A Helpless People
So it came about, on the day of battle, that there was neither sword nor spear found in the hand of any of the people who were with Saul and Jonathan (1 Samuel 13:16-23).
Saul seemed determined to hurl himself and his men into battle against the invading Philistines in the passage we studied yesterday. He was so eager, in fact, that he was unwilling to wait for divine instruction. But with Samuel having come and gone without making God’s will clear, all the fight appears to have gone out of Saul. Now, with no divine authorization or direction for war, Saul seemingly retreats to Gibeah with Jonathan and their men.
The Philistines, meanwhile, remain camped at Michmash. With no unified army of Israel to challenge on the field of battle, they alter their tactics, sending out raiding parties to the north, west, and southeast. These parties probably take plunder and gather supplies to feed the occupying army. However, it seems from today’s passage that they also confiscate the Israelites’ swords and spears (except for Saul’s and Jonathan’s). Then, to ensure that Israel will not be able to make new weapons, the raiders put all of the nation’s blacksmiths out of business, perhaps by confiscating their tools, perhaps by deporting the blacksmiths themselves. Without skilled metalworkers, Israel’s ability to wage war is severely crippled. Furthermore, although the Philistines allow the Israelites to keep their farming tools, the Israelites are forced to go to their oppressors to have their plows, axes, and other implements sharpened—and that at an exorbitant price.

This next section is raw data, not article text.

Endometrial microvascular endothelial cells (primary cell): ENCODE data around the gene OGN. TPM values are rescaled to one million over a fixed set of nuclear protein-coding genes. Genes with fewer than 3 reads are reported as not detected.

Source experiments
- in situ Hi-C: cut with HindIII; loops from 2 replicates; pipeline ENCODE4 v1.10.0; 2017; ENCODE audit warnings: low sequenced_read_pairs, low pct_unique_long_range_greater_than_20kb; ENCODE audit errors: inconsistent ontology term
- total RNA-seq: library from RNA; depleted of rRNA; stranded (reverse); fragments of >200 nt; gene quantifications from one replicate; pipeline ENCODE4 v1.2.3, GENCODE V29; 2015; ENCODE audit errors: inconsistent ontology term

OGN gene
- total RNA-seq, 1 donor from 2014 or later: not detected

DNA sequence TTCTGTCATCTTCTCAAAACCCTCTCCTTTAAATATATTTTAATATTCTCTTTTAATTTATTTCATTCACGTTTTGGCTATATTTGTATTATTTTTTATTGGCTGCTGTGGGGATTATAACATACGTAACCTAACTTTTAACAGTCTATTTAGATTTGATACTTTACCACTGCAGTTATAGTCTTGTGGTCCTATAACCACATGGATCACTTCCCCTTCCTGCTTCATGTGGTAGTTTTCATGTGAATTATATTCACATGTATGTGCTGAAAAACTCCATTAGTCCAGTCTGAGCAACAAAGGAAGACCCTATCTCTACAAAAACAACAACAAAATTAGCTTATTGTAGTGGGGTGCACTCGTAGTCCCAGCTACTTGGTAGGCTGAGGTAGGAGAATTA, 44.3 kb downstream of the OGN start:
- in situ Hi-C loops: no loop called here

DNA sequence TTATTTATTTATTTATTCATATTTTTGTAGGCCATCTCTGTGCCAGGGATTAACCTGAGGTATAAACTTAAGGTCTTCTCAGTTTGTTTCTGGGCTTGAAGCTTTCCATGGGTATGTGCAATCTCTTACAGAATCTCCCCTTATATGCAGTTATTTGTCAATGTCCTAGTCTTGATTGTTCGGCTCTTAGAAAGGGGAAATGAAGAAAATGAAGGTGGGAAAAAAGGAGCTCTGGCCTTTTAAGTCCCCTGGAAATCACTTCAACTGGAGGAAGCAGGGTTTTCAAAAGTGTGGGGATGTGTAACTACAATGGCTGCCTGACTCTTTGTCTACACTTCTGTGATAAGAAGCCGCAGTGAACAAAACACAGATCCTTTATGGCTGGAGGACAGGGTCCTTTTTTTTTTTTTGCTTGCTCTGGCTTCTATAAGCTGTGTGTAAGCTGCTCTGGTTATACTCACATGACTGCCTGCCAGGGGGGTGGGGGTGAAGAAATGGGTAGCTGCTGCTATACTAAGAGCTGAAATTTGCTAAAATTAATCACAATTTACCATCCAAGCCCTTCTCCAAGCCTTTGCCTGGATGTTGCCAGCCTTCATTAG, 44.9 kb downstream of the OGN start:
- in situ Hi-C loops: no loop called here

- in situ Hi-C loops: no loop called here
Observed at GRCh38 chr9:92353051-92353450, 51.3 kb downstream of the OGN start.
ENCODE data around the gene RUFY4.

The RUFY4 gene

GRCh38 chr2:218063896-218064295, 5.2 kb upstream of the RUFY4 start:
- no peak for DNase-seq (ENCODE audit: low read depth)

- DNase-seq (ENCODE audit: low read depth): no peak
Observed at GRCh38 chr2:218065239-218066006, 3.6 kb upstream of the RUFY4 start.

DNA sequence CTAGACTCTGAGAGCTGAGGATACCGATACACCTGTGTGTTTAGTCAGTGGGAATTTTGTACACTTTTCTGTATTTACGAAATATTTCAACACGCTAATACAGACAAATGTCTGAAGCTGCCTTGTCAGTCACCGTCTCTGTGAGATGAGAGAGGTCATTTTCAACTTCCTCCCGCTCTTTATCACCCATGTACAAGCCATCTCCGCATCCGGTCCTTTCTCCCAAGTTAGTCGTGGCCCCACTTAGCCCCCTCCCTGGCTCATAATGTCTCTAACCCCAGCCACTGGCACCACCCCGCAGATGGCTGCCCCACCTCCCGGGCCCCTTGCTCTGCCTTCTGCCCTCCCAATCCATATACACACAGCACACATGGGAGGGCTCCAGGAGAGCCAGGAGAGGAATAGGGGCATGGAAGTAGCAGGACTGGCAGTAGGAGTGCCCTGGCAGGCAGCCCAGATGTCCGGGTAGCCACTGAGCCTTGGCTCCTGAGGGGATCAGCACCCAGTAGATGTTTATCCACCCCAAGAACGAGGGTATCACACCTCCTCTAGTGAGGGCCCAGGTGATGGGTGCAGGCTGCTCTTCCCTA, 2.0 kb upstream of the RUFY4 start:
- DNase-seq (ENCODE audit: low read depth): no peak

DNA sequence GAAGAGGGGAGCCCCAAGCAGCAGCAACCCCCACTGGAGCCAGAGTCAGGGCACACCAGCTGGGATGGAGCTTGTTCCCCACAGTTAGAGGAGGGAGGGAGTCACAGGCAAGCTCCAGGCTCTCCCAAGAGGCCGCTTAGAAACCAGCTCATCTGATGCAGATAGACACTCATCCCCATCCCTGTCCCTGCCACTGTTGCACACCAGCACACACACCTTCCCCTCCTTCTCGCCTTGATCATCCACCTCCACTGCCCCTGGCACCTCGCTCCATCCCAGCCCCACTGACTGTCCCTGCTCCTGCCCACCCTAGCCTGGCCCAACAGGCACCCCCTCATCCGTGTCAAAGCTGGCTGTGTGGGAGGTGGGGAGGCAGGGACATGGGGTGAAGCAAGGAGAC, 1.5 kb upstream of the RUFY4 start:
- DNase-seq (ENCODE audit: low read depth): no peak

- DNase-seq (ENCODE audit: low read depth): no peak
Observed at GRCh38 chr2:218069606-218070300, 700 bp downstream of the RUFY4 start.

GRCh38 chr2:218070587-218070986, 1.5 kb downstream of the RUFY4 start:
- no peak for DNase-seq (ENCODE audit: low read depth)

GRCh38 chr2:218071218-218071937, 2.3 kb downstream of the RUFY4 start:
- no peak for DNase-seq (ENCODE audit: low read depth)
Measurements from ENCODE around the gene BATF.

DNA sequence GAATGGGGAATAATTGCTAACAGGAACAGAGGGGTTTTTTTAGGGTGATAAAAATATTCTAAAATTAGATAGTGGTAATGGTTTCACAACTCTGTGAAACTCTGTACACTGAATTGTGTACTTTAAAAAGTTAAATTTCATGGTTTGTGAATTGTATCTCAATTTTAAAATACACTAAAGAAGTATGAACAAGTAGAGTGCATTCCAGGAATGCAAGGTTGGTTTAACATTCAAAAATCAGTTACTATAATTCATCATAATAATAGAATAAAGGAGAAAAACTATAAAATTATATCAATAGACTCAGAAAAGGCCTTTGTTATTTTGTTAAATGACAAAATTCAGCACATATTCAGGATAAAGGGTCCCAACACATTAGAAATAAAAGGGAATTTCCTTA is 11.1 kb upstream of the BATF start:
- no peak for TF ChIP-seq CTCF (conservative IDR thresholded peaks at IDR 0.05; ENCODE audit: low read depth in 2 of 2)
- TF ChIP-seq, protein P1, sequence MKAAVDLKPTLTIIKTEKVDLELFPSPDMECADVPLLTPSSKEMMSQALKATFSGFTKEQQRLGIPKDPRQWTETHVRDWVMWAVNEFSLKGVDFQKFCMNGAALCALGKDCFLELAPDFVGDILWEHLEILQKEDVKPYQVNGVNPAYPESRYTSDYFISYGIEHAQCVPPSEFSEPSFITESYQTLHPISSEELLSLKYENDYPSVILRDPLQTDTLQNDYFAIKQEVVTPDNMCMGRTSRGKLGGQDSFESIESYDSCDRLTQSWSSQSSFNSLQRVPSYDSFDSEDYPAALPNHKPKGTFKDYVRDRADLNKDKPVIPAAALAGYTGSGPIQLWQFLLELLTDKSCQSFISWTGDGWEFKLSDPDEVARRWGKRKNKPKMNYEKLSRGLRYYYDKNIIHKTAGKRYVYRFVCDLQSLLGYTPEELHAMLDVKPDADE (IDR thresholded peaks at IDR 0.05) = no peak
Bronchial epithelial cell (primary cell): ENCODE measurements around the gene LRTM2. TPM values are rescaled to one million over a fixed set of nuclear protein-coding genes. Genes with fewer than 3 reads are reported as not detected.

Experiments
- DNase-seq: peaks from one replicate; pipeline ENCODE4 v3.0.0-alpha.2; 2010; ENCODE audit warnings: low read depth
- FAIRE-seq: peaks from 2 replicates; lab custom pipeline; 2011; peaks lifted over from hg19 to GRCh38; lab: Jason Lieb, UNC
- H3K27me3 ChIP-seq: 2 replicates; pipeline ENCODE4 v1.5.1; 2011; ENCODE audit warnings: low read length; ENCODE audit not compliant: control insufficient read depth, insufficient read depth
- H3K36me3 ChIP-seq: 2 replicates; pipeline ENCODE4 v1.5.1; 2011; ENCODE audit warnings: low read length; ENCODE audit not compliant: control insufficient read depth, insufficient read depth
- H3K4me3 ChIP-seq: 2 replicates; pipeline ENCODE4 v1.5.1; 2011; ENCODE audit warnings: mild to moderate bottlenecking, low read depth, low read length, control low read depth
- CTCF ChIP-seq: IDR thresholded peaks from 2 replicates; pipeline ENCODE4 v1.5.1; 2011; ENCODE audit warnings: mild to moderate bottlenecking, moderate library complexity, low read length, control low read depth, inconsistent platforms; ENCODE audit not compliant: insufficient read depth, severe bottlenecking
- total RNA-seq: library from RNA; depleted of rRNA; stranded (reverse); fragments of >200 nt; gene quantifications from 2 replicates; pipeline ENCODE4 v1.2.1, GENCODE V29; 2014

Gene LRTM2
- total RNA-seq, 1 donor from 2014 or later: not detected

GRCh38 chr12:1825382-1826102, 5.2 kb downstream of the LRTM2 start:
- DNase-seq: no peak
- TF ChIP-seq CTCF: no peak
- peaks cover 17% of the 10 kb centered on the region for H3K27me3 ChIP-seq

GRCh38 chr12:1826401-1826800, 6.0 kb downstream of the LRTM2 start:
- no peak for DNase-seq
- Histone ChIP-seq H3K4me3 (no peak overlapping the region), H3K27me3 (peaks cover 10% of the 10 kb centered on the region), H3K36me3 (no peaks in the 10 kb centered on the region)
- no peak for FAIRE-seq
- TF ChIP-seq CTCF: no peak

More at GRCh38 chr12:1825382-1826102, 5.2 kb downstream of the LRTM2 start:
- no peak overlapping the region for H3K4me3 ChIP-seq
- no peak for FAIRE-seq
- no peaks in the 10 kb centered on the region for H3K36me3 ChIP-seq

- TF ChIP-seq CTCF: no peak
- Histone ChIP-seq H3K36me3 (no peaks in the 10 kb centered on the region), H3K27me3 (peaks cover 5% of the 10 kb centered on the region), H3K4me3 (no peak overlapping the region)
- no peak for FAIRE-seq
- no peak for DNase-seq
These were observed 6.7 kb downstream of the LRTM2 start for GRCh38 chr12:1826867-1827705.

Thus, the condition of Israel as chapter 13 draws to a close is one of utter helplessness. The nation lies at the mercy of its Philistine oppressor. The new king, in whom the Israelites invested so many hopes, has not delivered them from the Philistines. In fact, despite Saul’s early success against the Ammonites, things have gotten worse for them. Why is this? God has allowed the Israelites to sink so low to remind them of truths they have forgotten. The people attempted to throw off the authority of God in asking for a king. They later came to see their sin in making such a request, but by then their king was on his throne, and he has now tried to usurp the position of God by refusing His counsel. Therefore, God has allowed His people and their king to be oppressed by their enemies until they recognize His ongoing sovereignty. Thankfully, there is still at least one man who remembers that God is the King, as we will see in tomorrow’s study.
It seems that the Israelites were trusting in Saul and that Saul was trusting in himself, but no one was trusting God. The result was predictably negative. Likewise, trusting anything other than God will have negative consequences for us. Examine your heart today to see whether you are trusting Him in everything and for everything.
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